“I was so terrified by that vision – and that terror is on me even now as I write – that though it took place nearly six years ago, the natural warmth of my body is chilled by fear even now when I think of it. And so, amid all the pain and suffering which I may have had to bear, I remember no time in which I do not think that all we have to suffer in this world is as nothing. It seems to me that we complain without reason. I repeat it, this vision was one of the grandest mercies of God. It has been to me of the greatest service, because it has destroyed my fear of trouble and of the contradictions of the world, and because it has made me strong enough to bear up against them, and to give thanks to Our Lord who has been my Deliverer, as it now seems to me, from such fearful and everlasting pains.
“Ever since that time, as I was saying, everything seems endurable in comparison with one instant of suffering such as those I had then to bear in Hell. I am filled with fear when I see that, after frequently reading books which describe in some manner the pains of Hell, I was not afraid of them, nor made any account of them. Where was I? How could I possibly take any pleasure in those things which led me directly to so dreadful a place? Blessed forever be Thou, O my God! And oh, how manifest is it that Thou didst love me much more than I did love Thee! How often, O Lord, didst Thou save me from that fearful prison! And how I used to get back to it contrary to Thy will.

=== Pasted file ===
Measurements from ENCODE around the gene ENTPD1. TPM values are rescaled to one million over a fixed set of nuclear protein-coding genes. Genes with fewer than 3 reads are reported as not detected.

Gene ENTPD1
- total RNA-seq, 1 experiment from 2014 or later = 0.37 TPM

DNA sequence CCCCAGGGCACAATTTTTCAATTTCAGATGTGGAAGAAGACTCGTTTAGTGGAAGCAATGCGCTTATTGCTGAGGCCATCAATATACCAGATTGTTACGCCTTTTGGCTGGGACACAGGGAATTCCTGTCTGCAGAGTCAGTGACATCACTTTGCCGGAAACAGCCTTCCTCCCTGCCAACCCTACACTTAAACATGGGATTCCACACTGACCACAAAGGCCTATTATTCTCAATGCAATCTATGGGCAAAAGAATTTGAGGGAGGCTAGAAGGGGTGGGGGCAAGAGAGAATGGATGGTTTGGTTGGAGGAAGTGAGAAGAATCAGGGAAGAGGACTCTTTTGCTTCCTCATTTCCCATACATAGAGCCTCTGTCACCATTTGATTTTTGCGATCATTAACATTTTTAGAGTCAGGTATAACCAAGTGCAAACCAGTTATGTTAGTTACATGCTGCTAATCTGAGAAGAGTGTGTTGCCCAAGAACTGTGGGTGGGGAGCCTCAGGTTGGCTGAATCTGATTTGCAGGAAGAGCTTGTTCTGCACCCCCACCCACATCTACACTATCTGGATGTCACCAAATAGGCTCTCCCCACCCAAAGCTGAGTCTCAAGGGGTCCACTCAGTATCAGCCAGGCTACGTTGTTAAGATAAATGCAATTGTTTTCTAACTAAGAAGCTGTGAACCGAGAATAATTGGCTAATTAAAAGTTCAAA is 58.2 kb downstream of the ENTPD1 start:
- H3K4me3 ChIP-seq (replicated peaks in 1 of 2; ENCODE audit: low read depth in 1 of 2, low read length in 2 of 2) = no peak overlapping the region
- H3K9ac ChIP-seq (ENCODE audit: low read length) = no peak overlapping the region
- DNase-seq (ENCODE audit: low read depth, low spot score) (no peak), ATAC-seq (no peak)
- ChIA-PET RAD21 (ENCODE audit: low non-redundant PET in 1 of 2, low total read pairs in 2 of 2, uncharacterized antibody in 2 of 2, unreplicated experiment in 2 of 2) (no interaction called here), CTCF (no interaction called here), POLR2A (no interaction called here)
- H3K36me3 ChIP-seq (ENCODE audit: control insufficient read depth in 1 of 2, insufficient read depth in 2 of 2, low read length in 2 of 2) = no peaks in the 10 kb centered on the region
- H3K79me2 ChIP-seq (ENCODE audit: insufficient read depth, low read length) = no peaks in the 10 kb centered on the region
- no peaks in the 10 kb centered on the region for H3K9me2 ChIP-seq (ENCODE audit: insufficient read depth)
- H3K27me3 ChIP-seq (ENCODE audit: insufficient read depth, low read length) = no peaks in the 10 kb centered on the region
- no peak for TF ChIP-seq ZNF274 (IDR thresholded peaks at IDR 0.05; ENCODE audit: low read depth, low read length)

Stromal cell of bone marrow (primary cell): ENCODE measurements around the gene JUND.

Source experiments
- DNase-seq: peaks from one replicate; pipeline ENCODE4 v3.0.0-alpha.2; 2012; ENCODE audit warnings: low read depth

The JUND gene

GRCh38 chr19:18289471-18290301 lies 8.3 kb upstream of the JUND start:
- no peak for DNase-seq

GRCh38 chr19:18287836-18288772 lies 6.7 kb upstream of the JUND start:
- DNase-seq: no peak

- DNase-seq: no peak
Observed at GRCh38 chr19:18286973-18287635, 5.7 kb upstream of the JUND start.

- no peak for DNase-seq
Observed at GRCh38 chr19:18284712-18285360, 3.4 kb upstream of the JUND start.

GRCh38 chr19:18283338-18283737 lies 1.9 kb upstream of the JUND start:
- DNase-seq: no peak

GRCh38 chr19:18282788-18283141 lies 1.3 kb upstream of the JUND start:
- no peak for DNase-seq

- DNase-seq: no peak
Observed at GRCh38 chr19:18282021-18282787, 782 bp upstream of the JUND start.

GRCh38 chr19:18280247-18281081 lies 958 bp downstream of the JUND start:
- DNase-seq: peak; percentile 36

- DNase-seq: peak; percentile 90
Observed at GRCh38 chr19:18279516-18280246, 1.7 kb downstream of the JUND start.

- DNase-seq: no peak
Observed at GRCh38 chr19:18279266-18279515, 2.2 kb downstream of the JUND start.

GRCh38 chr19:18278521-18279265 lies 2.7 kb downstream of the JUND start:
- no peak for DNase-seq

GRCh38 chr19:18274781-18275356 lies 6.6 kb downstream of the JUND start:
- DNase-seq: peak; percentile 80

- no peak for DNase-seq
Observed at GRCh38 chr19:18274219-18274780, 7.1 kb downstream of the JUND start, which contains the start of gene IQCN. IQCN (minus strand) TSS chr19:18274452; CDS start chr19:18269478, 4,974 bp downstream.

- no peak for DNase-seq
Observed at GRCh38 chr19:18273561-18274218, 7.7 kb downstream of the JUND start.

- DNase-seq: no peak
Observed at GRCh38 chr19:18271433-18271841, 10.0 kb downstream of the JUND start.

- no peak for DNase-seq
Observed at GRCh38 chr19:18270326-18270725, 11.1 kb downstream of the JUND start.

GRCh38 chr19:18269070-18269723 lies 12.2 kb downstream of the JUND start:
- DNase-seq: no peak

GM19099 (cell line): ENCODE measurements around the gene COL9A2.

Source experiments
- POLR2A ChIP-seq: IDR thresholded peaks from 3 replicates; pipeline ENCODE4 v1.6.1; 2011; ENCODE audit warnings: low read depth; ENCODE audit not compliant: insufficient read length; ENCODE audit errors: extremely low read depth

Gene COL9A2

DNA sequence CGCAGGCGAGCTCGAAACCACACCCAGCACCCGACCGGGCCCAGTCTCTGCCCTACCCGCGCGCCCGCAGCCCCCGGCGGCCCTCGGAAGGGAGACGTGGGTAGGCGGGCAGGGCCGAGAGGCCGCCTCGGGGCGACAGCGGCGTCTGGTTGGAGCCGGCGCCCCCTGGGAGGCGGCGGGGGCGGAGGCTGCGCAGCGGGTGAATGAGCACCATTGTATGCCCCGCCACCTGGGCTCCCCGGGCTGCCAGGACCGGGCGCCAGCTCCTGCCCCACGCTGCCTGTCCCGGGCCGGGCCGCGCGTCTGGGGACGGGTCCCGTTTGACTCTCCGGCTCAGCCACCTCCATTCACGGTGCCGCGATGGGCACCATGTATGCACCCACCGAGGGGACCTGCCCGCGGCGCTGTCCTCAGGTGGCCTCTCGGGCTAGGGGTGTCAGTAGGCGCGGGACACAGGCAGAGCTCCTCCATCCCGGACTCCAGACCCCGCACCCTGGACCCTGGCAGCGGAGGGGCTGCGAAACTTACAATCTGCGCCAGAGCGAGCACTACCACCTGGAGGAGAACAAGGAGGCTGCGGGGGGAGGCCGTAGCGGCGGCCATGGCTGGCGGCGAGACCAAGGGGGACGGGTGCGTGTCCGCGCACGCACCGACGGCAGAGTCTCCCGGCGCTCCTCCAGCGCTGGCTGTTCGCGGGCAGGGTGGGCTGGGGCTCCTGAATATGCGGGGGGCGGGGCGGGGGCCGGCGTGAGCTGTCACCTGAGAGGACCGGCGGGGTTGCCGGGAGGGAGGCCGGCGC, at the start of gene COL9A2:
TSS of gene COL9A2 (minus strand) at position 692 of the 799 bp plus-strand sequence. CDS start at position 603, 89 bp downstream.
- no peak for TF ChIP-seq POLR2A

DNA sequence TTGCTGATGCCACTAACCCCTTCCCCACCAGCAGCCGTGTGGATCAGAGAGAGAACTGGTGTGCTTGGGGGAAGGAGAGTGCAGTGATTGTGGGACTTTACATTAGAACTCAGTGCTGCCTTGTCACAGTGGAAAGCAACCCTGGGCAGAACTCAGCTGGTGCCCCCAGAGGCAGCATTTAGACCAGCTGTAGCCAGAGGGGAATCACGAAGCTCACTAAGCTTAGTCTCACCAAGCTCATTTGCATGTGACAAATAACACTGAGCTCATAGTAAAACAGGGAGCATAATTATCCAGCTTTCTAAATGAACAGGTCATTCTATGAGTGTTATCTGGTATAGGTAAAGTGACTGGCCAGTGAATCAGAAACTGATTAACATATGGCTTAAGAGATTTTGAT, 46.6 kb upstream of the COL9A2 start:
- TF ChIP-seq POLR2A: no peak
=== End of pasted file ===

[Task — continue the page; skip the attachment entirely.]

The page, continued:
“It was that vision which filled me with very great distress which I felt at the sight of so many lost souls, especially of the Lutherans – for they were once members of the Church by Baptism – and also gave me the most vehement desires for the salvation of souls; for certainly I believe that to save even one from those overwhelming torments , I would willingly endure many deaths. If here on earth we see one whom we specially love in great trouble or pain, our very nature seems to bid us compassionate him; and if those pains be great, we are troubled ourselves. What, then, must it be to see a soul in danger of pain, the most grievous of all pains, forever? It is a thought no heart can bear without great anguish. Here we know that pain at last ends with life, and that there are limits to it, yet the sight of it moves us so greatly to compassion; that other pain has no ending, and I know not how we can be calm when we see Satan carry so many souls daily away.
“This also makes me wish that, in a matter which concerns us so much, we did not rest satisfied with doing less than we can do on our part – that we left nothing undone. May Our Lord vouchsafe to give us His grace for that end.”